Are Pesticides Safe?
Why Go Pesticide-Free?
How to Maintain Pesticide-Free Lawns and Gardens
Resources: Articles, Land Care Professionals, Links
Hall of Fame
Pesticide Notification Registry

The New Toxic Pesticide Threat - Health Hazards of Pesticides

March 17, 2013
By Leah Zerbe

Scientists add another problem to the knowledge base containing the hazards of pesticides.

A chemical fungicide commonly sprayed on nonorganic strawberries, kale, sugar beets, blueberries, and other greens has been shown to kill frogs within an hour of exposure, according to new research from British scientists.

The study, published in the journal Scientific Reports, found pyraclostrobin, a chemical used in Insignia, Headline, Pristine, and Pillar products, proved fatal to amphibians with astonishing speed—sometimes within minutes.

Residues of this chemical are routinely found on nonorganic supermarket greens and berries, although it's not clear what long-term human health effects this might cause. In America, chemicals are often approved for farming or industrial use without adequate research to make clear what their health impacts might be. Emerging science suggests even miniscule exposures to certain chemicals at key times—in utero and in early childhood, in particular—could affect a person's life and health decades down the line, or even that of possible future generations.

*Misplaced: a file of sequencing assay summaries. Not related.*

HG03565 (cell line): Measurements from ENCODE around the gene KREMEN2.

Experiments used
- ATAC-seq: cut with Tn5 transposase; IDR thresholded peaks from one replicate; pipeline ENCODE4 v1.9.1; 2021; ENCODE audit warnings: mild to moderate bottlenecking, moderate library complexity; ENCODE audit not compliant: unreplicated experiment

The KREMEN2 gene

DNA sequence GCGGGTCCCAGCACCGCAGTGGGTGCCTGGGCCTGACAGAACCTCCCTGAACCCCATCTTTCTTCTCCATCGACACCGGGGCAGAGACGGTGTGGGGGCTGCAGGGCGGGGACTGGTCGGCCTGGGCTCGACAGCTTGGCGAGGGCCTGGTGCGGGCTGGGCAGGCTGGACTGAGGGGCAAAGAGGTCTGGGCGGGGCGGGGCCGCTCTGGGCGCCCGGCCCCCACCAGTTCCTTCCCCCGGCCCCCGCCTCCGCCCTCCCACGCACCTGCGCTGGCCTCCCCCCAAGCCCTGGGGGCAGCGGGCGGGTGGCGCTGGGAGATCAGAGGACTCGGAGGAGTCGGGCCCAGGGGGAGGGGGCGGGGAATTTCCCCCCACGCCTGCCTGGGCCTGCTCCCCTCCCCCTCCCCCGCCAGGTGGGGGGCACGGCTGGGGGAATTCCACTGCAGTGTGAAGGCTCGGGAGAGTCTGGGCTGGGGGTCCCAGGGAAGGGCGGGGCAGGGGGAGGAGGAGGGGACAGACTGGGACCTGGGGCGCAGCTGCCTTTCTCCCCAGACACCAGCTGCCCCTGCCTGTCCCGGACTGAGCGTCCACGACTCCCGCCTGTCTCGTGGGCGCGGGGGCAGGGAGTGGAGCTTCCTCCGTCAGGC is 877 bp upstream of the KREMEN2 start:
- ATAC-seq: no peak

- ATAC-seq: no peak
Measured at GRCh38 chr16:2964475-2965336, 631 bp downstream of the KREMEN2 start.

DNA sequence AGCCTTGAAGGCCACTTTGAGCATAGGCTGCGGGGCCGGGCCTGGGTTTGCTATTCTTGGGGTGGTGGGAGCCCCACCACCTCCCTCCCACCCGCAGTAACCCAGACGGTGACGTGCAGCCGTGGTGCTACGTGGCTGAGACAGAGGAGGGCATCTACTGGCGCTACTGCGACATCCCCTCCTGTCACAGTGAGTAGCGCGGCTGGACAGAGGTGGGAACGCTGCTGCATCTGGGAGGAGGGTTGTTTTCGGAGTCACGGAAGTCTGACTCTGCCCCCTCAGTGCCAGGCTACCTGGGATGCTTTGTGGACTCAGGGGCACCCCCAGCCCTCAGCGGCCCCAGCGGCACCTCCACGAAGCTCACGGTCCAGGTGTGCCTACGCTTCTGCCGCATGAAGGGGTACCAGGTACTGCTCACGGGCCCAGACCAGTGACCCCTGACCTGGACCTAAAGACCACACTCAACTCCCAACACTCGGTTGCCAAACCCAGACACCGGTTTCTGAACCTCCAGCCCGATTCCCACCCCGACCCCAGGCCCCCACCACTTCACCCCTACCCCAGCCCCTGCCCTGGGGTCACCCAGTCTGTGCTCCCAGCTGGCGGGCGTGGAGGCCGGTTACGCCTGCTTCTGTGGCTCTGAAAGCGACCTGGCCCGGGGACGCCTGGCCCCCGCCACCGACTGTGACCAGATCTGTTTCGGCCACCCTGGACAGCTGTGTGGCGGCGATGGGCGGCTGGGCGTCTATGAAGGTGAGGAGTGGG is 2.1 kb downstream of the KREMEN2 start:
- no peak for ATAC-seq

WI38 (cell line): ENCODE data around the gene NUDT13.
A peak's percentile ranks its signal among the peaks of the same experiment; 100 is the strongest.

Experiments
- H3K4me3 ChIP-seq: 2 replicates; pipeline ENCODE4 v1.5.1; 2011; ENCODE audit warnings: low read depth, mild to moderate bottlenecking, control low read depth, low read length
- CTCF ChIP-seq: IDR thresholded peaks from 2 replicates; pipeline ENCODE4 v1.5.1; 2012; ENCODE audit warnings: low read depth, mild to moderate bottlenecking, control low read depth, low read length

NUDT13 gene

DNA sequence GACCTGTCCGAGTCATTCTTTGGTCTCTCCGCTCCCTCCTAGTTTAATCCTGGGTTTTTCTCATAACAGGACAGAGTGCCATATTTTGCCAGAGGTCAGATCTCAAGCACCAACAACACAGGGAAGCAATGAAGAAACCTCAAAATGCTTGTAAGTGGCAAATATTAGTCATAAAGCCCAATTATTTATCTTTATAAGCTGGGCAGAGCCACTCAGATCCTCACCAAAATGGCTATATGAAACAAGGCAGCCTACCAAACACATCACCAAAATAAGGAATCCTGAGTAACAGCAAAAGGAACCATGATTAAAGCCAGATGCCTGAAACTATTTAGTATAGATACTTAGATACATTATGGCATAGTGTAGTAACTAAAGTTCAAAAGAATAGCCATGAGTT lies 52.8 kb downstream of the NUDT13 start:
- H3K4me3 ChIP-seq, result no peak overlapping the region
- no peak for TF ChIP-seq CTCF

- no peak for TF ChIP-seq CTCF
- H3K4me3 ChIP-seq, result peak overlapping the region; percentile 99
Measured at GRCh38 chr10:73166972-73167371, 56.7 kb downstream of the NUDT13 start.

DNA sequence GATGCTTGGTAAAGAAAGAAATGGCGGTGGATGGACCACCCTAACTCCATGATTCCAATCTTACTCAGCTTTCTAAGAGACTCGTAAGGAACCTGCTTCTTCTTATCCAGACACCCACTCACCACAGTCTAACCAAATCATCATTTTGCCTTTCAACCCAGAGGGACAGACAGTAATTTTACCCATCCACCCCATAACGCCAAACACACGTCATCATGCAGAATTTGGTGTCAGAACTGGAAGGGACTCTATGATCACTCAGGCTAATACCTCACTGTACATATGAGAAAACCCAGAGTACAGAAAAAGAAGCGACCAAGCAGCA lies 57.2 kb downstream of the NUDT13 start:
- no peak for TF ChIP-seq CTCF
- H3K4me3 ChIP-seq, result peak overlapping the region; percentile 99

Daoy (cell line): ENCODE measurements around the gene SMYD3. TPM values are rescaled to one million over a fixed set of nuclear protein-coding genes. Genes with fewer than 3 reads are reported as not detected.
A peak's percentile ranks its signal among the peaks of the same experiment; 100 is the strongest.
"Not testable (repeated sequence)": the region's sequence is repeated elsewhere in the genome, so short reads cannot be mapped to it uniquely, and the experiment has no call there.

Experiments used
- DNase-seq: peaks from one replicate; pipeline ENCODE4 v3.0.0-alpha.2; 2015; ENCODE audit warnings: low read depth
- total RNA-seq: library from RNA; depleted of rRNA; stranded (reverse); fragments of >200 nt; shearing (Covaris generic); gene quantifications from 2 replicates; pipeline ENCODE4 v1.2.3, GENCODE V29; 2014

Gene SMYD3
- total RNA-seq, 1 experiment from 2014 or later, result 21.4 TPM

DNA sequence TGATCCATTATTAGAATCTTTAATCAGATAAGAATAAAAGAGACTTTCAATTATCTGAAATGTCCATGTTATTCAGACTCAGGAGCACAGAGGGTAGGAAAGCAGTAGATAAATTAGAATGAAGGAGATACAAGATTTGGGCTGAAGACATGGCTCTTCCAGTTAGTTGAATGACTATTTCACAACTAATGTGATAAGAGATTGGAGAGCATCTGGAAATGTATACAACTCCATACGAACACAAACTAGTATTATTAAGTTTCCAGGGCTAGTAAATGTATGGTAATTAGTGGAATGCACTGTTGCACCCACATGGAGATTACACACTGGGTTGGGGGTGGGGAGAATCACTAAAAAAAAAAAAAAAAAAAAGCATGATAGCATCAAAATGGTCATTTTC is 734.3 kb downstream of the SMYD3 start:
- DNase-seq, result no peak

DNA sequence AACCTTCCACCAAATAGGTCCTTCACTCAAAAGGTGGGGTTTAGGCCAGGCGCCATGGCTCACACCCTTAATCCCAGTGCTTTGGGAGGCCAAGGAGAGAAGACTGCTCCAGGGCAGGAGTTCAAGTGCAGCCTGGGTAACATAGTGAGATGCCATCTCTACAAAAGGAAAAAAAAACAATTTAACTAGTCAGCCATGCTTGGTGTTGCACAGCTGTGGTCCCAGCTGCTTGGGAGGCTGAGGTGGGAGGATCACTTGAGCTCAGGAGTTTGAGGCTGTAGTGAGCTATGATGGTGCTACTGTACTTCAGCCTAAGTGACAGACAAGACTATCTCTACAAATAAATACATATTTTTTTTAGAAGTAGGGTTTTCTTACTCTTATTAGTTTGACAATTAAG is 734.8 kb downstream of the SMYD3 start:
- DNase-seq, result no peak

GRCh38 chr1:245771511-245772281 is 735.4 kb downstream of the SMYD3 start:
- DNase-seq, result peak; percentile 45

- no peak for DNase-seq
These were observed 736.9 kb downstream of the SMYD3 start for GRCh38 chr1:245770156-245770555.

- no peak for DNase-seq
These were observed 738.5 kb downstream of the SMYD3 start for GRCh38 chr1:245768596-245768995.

According to the Minnesota Department of Health, in addition to its use as a fungicide, pyraclostrobin is used for its ability to speed the growth of plants. It's also a go-to fungus killer for lawns and golf courses, a potential problem because rainstorms create runoff from the grass that can carry the amphibian-killing chemical into surface waters.

Frogs around the globe are facing extreme extinction pressure, and this new study provides insight into one of the possible major contributors to these amphibians' decline. Aside from pyraclostrobin, British researchers also looked at other common fungicides, herbicides, and insecticides. Another startling finding? The insect-killing chemical dimethoate, an insecticide sometimes found on spinach, killed about 40 percent of exposed frogs within a seven-day period.

Previous research from biologists at the University of California–Berkeley found a leading weedkiller, atrazine, turns male frogs into females. In humans, the hormone-disrupting chemical has been linked to infertility and smaller-than-normal babies.

To help keep toxic pesticides out of the environment and your family's bodies, use these easy tips:

Choose organic as often as possible. To save money on organic food, eat seasonal foods. One fun way to do this is to join a community supported agriculture, or CSA, program. You can also try planting easy-to-grow greens like cut-and-come again lettuce for an endless supply of greens. Be sure to choose organic seeds to start veggies you grow.

Create an organic lawn. Healthy, organic soil stores water and reduces runoff, and it also keeps toxic lawn chemicals out of your home, protecting your family and pets in the process.

Go native! Instead of a turf lawn that creates lots of stormwater runoff that may harm amphibians and other critters, plant trees, shrubs, and flowers native to your area. They'll act like a sponge when it rains and will reduce lawn work, since most native species are pretty low maintenance. A nice side effect of filling your lawn with native plants? It becomes a biodiverse oasis that draws birds and butterflies. To find native plants suitable for your area, visit Lady Bird Johnson Wildflower Center Database from University of Texas at Austin.